It’s been a while since my last post. Unfortunately life (1) has been getting in the way recently. With evenings drawing in, any photos I take are under artificial light, which despite some fiddling with a graphic manipulation program, still come out with a rosy hue, when what you want is a nice bright white background.
So at the moment, I try and leave building for the weekend, when there’s still some daylight about. However, after three or four weekends had gone by without the time to break open a box of bricks, I figured ‘what the hell’ and cleared the dining room table the other night.
I had a couple of Technic sets lined up (2), but at the last minute, had a change of mind. As mentioned previously, Mrs Boo bought me the Architecture set 21005 Fallingwater as an anniversary present, and after sitting and staring at the box for over a month, I couldn’t wait any more.
Time to start house building!
Lego Architecture 21005 - Fallingwater
The whole set oozes class. Although it’s still cardboard, there’s something about the box that seems to set it apart from most of the other Lego boxes I’ve had. I think it helps that you can slice through a single seal and open the box properly, without ripping it to pieces which is what happens with an lot of sets. (3)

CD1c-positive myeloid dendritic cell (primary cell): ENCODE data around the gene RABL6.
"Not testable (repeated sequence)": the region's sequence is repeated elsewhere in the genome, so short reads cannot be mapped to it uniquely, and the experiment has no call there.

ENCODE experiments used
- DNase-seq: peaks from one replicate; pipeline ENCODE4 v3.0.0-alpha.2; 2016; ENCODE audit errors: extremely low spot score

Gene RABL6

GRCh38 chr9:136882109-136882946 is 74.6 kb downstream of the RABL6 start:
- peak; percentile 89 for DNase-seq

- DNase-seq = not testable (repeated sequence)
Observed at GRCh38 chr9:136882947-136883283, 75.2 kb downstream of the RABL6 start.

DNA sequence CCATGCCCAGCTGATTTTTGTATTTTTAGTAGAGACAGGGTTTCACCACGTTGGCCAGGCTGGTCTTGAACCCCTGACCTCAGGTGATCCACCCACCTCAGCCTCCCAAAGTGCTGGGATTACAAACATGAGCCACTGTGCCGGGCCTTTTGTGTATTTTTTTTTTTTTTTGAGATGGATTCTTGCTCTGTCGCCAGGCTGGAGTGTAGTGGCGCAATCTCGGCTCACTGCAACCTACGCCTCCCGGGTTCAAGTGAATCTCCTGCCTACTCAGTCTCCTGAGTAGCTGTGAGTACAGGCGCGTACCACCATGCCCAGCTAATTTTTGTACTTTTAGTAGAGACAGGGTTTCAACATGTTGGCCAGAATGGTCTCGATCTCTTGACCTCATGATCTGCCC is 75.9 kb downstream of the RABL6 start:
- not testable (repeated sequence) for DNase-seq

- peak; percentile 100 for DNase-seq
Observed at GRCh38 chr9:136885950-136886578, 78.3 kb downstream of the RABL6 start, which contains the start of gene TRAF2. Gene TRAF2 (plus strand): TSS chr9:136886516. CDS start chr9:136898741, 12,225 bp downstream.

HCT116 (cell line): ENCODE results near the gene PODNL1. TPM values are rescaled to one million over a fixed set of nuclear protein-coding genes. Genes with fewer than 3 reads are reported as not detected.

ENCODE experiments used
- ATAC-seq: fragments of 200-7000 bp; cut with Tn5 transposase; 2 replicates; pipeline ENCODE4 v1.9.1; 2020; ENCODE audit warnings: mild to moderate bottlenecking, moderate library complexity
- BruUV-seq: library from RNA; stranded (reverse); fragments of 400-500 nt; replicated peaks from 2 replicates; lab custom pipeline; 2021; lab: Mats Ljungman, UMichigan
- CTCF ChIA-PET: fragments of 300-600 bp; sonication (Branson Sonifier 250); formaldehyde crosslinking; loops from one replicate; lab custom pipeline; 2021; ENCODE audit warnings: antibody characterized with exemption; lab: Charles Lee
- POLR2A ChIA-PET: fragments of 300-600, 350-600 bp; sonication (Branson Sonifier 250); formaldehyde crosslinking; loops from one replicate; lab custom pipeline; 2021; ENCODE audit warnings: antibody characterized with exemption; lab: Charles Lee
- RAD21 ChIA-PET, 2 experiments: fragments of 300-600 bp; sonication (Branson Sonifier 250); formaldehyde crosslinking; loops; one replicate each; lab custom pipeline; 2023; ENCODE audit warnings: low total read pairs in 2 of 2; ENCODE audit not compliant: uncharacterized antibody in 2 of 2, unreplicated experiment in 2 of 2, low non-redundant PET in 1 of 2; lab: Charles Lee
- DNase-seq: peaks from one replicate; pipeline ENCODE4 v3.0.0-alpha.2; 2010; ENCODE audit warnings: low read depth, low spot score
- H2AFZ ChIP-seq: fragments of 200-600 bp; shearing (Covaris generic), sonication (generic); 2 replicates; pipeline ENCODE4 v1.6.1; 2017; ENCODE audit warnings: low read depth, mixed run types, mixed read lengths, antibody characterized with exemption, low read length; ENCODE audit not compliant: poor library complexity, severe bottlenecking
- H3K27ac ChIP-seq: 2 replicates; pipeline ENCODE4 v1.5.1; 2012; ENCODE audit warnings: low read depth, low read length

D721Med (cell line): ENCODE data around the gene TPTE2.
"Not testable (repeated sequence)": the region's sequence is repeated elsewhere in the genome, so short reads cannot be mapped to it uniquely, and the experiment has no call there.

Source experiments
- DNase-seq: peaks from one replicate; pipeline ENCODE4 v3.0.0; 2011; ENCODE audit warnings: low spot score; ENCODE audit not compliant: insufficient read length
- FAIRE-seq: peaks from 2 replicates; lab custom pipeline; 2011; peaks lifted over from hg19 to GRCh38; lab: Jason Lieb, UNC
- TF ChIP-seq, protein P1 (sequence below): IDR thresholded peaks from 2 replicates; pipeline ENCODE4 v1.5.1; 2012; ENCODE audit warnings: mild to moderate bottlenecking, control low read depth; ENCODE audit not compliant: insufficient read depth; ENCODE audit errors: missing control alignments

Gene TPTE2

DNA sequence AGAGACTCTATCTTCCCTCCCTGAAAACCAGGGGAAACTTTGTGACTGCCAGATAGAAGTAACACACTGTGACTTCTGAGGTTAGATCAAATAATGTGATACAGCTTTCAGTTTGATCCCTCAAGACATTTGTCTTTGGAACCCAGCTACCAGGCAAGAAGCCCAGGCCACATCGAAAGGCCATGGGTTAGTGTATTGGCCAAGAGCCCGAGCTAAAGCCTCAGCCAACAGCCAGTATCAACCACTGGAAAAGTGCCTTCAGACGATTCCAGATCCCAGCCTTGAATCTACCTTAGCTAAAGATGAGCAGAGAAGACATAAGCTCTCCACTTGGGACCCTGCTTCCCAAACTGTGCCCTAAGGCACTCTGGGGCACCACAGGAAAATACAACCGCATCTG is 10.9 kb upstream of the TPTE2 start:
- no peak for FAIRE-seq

And once the box is open, what have we got? Lots of bags, and a rather lush manual, which is ring bound and stiff backed, rather than the usual flimsy booklet.
A cut above the usual manual
Bags full of predominantly tan coloured parts
And before we move on, that book really is very nice indeed! Several pages about the original Frank Lloyd Wright designed house in Pennsylvania and some notes from Adam Reed Tucker, the Lego designer who came up with the model.
Along with the building instructions.
Talking of which, let’s get building!
I tend to separate the parts into bowls before I start, to make it a bit easier to find pieces as I go along. So I laid out seven bowls. The first one was filled with small tan coloured parts.